I have often been asked lately about pricing properties to sell quickly. Since things aren't selling quickly, and not much is selling at all, it's hard to know whether price is really the issue, and whether lowering it will change the outcome. We worry sometimes that, in advising people to lower their prices and get out and move on, we are helping to reduce prices across the whole market.
That's a hard question to answer. While we clearly have an influence on prices, ultimately we don't make sellers sell or, more importantly, buyers buy. So what we've come up with to explain the phenomenon is the "compelling" price. That may not be the highest price (most likely not), and isn't arrived at by figuring out what the property is worth. It's determined by figuring out the number needed to get other people to move, and move urgently.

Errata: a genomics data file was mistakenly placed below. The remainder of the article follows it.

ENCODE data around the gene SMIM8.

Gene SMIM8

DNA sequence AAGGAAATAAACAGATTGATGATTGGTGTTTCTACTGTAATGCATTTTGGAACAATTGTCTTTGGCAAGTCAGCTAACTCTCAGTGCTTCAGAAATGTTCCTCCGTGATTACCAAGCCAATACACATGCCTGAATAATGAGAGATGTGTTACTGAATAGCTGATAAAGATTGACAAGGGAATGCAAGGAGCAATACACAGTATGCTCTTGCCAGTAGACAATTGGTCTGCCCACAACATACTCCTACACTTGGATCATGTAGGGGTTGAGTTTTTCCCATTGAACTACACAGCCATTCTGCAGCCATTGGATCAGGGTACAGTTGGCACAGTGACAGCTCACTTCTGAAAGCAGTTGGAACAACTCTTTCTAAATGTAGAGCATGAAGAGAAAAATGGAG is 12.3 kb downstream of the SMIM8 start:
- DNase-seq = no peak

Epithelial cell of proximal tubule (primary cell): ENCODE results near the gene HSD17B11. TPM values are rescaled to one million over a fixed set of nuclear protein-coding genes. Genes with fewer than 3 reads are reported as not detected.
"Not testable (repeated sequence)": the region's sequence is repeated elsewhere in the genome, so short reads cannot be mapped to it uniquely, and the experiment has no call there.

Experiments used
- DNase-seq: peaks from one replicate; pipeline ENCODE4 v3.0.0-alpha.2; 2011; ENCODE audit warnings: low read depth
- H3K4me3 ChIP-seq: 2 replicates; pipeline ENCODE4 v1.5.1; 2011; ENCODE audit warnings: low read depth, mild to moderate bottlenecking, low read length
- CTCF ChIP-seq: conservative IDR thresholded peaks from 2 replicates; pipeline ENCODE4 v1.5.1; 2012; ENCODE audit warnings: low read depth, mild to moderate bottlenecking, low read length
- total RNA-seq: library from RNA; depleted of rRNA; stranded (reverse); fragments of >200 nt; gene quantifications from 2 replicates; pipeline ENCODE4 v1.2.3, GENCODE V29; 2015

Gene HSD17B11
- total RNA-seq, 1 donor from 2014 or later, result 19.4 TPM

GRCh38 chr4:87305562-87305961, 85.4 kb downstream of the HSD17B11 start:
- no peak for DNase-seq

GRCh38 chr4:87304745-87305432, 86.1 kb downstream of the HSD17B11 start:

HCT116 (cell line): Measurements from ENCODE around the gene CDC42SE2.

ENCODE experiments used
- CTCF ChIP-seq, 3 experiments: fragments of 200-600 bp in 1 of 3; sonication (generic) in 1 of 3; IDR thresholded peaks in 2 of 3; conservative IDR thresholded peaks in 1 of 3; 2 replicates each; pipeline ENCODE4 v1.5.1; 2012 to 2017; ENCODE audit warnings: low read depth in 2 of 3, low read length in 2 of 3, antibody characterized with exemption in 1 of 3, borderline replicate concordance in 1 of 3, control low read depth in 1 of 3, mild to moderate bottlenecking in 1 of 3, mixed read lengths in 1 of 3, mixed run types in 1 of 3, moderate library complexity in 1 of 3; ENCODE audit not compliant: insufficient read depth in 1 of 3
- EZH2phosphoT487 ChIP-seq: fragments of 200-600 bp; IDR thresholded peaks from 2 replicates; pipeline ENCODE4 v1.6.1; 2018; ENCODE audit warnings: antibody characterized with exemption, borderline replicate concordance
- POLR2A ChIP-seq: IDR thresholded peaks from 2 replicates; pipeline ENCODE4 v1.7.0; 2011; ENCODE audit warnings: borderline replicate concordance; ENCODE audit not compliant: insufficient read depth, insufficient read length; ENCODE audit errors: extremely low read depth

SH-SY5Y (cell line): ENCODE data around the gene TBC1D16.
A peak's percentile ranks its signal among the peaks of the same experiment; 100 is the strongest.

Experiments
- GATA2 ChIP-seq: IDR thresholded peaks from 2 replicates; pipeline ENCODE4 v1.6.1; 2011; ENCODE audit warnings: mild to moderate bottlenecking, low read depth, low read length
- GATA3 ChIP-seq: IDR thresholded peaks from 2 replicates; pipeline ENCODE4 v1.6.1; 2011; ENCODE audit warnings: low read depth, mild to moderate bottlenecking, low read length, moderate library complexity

Think about that in your own life. If you see a sale notice, you may glance at the prices in a flyer. Sometimes you look at one and decide to wait until the price goes lower, or the season ends, or something along those lines. Every once in a while, however, you look at an offer and just know that, if you don't act soon, you won't get whatever it is. That company has discovered the compelling price. Not necessarily the lowest price--that might raise doubts about quality or value--but a great incentive to buy.
So think about the real estate you know. Is it priced compellingly?